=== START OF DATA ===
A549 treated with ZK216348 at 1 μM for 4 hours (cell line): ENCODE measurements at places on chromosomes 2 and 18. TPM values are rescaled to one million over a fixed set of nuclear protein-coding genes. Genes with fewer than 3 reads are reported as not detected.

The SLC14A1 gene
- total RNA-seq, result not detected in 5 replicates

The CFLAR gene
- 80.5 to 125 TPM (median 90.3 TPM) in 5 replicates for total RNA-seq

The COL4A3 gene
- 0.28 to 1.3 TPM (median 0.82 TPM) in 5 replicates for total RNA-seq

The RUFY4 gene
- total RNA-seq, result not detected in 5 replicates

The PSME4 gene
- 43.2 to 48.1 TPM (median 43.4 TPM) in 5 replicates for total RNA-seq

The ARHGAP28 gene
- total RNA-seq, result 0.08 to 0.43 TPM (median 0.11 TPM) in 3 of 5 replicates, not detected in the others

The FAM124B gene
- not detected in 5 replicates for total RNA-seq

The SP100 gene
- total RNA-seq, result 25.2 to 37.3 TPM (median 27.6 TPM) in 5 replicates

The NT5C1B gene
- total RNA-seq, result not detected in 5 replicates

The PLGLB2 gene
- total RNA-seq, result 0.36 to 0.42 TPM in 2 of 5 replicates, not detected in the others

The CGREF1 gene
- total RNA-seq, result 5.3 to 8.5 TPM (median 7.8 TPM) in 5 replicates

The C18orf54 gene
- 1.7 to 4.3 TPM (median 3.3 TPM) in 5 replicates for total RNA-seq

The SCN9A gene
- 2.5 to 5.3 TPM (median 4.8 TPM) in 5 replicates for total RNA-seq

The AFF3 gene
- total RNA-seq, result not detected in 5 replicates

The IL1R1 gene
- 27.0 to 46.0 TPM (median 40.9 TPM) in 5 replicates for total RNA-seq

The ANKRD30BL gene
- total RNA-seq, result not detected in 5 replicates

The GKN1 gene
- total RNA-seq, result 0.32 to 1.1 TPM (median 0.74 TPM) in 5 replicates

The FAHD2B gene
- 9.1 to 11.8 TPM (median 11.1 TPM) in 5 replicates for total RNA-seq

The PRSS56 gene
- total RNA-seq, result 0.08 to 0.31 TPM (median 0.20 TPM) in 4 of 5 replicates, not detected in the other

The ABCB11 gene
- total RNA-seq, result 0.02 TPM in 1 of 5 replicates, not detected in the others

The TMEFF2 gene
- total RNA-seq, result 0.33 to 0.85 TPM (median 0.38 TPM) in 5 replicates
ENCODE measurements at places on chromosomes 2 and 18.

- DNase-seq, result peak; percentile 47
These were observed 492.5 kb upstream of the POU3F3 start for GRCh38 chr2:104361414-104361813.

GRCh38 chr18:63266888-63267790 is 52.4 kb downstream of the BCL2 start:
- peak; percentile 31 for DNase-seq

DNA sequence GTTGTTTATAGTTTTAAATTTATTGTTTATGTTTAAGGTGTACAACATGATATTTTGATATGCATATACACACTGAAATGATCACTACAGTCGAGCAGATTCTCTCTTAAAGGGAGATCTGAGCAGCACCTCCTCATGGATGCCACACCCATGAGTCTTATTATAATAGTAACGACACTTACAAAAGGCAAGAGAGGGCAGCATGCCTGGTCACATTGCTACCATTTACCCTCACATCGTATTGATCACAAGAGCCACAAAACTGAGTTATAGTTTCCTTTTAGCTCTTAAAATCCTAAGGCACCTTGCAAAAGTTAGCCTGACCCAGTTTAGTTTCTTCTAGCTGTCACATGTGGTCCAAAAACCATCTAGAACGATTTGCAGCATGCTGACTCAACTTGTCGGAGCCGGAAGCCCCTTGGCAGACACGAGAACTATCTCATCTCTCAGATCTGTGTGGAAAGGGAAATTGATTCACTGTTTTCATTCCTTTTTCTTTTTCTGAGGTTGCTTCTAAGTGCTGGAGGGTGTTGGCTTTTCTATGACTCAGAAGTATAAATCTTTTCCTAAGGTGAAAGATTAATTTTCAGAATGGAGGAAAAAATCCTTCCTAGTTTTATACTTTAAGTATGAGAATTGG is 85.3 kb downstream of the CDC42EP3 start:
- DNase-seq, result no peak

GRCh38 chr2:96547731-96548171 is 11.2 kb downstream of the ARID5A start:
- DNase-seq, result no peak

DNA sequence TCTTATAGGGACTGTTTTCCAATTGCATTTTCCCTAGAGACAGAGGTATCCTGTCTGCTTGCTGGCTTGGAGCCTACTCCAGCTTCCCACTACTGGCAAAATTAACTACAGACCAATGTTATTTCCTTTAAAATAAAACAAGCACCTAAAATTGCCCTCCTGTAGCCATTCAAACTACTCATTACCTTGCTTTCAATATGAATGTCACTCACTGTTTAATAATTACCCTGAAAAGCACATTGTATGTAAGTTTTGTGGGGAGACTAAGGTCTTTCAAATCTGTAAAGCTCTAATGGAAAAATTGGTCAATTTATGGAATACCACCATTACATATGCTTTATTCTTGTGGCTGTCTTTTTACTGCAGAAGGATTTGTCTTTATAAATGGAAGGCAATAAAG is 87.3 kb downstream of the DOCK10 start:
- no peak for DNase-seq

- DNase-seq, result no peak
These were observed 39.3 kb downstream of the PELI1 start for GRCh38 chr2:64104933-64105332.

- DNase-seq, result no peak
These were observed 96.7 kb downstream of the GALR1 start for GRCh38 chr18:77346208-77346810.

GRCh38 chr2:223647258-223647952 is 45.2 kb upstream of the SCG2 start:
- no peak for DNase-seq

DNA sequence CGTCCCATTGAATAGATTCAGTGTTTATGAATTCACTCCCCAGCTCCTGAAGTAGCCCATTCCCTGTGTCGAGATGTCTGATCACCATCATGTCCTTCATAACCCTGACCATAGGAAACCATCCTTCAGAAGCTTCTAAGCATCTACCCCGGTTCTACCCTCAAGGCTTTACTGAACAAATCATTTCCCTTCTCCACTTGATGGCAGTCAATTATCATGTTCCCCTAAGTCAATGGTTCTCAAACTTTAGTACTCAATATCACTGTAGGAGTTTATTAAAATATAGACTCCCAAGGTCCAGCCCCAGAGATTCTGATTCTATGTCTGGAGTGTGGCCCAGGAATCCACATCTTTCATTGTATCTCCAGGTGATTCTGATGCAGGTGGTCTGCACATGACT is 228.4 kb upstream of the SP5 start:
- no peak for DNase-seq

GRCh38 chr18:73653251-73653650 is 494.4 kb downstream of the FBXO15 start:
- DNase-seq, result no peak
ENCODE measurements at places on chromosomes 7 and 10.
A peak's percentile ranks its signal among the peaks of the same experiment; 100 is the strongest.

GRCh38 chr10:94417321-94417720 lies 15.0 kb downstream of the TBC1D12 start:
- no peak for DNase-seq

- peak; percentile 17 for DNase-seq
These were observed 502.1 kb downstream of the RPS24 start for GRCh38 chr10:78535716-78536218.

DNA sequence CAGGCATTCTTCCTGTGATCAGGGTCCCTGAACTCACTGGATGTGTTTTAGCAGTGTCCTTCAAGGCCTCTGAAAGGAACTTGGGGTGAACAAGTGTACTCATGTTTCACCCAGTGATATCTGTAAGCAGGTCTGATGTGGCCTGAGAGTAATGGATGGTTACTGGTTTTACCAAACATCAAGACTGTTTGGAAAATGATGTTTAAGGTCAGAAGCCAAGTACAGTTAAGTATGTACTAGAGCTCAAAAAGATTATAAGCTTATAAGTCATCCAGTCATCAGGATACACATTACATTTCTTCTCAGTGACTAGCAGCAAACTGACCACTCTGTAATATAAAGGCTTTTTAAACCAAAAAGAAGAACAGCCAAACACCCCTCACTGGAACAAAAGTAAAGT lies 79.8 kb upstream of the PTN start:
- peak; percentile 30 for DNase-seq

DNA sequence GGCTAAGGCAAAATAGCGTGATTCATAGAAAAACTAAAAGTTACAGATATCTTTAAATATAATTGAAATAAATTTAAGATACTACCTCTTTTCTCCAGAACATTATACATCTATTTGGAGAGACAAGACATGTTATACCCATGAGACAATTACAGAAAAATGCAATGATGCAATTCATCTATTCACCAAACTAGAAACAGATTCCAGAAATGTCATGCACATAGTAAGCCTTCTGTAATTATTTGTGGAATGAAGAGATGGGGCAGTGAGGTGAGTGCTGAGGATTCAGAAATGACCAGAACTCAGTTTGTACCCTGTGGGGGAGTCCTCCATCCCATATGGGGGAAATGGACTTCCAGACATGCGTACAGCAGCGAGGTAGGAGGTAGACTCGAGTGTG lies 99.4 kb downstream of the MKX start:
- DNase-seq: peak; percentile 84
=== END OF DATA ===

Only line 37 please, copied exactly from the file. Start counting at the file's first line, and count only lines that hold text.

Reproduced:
- 9.1 to 11.8 TPM (median 11.1 TPM) in 5 replicates for total RNA-seq